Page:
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ALCOHOL AND DRUGS
One in five fatal crashes in NSW involves
drink driving. Between 2008 and 2016,
there were 577 fatalities involving drivers
with an illegal alcohol limit, which is 17
per cent of all fatalities during this period.
Most drunk drivers are men, and most are
under the age of 40.
The rules concerning driving under
the influence of alcohol include:
Learner drivers and Provisional
(P1 and P2) drivers have a zero blood
alcohol concentration limit.
Full licence drivers of cars or riders of
motorcycles must have a blood alcohol
concentration under 0.05.
It’s illegal to drink alcohol while driving
even if your blood alcohol stays below
the legal limit.
If police suspect you’re driving while
impaired by drugs, you’ll be taken to a
hospital to have blood and urine samples
taken and tested for drugs in your system.
There are heavy penalties for driving with
a blood alcohol concentration on or over the
limit. High-range drink driving penalties
(0.15 or above) include fines of up to $3300,
a prison term of up to 18 months, 12 months
licence disqualification as well as immediate
roadside licence suspension.
For serial high-range drink drivers, a
court will impose an interlock system – an
electronic breath testing device linked to
the ignition systems of cars, motorcycles
and heavy vehicles. This checks for the
presence of alcohol in the driver and the
vehicle will only start if a breath test is
negative for alcohol.
Cannabis, speed/ice, MDMA/ecstasy,
cocaine, and morphine (unless proven for
medicinal use) can now be tested for and
drivers can be fined up to $1100 for first
offences, or could be disqualified for three
months or up to six months.
According to Roads and Maritime
Services (RMS), research suggests that
at least 14 per cent of fatal accidents and
one in 10 fatalities are caused by drivers
Texting and talking on a mobile phone are
the most obvious distractions, especially
amongst younger drivers, but are illegal for
all age groups and dangerous for both the
texting driver and motorists around them.
The law is that you must not use any
function of a mobile phone while driving a
vehicle or riding a motorcycle, including
when stopped at traffic lights or stuck in
traffic. This includes phones in hands-free
mode or with the loudspeaker operating, or
sending text messages. When driving, you
cannot use your mobile phone for:
Phoning (unless the phone is in a
Texting or audio texting
Using social media
If you want to use your phone for these
functions, your car must be parked out of
the line of traffic.
However, there are other distractions
that can be just as dangerous as mobile
phone use. These include fiddling with a
sound system or GPS navigation, talking to
passengers, eating and drinking, or lighting
a cigarette. All of these behaviours take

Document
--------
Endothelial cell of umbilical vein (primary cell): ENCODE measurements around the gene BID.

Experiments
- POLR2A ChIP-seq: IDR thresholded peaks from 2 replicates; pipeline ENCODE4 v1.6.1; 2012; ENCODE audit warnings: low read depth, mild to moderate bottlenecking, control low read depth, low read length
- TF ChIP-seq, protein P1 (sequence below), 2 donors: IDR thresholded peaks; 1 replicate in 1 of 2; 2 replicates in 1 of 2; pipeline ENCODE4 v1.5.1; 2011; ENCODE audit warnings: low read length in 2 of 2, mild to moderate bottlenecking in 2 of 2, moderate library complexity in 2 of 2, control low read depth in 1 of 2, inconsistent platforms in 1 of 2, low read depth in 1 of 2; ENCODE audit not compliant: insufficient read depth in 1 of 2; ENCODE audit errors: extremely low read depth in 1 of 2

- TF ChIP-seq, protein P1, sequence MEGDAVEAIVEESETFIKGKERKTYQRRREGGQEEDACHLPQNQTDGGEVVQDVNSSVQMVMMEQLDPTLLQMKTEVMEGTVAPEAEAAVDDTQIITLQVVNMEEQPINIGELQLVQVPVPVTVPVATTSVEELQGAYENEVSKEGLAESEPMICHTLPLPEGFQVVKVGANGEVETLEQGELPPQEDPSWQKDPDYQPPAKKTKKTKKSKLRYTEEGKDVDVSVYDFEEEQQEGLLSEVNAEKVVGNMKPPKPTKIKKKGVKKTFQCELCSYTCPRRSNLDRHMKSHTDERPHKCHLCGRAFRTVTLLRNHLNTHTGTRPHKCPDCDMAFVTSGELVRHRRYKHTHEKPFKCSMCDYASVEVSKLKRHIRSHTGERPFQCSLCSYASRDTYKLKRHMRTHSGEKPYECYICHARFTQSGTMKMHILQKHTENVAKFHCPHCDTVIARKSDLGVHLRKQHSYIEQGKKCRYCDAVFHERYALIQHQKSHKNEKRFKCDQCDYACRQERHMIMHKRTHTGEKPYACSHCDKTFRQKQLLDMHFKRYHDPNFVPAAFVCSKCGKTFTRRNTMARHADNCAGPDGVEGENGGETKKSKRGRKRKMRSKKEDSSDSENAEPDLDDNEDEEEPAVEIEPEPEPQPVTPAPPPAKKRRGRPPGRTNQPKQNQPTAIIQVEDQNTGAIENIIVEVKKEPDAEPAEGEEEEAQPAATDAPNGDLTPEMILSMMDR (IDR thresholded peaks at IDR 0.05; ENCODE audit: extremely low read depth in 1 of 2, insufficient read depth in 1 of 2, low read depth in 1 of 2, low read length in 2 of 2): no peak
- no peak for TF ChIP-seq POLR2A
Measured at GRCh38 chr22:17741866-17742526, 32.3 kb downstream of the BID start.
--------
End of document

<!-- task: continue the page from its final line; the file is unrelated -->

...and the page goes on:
your attention away from the road and
mean you’re more likely to make a mistake
that results in injury or death.
A driver using a mobile phone when not
permitted can receive a $330 fine and
four demerit points.
In recent years there has been a police
crackdown on ‘hoonish’ behaviour and
dangerous practices such as street racing,
burnouts, engaging in a police pursuit and
speeding by more than 45km/h.
Drivers who treat NSW roads as their own
personal race track face heavy fines, licence
suspension and having either their vehicle
impounded or number plate confiscated
for three months.
The maximum court imposed fine for
an ’aggravated’ burnout first offence is
$3300 and an automatic 12-month licence
disqualification. Things get even more
serious for those involved in a police
pursuit, with a maximum three years
imprisonment and three-year automatic
disqualification for a first offence.
It’s not only drivers who face penalties.
The aggravated burnout offence can also be
applied to those who willingly participate in,
urge others to participate in, or photograph
or film to promote hoon activity.
Cars owned by repeat offenders can be
forfeited to the Crown. Usually, these
vehicles are sold and the money is used to
recover storage and collection costs.
However, the laws also allow certain
forfeited vehicles to be released to RMS for
crash testing. These tests can investigate
the potential effects of modifications on
the overall crashworthiness of these
vehicles, which is the degree of protection
they provide for occupants. The wrecks
of these vehicles will be displayed at
education days for young drivers, or
at other RMS presentations.
Does a particular road rule or other
drivers’ disregard for it annoy you? Write
in and tell us why. A selection of your
opinions will be printed in our next issue.
Email email@example.com or
send to Open Road, 9 Murray Rose Ave,
Sydney Olympic Park, NSW 2127
OPEN ROAD 45
OR0518_MOT_Road rules.indd 45
16/4/18 2:14 pm
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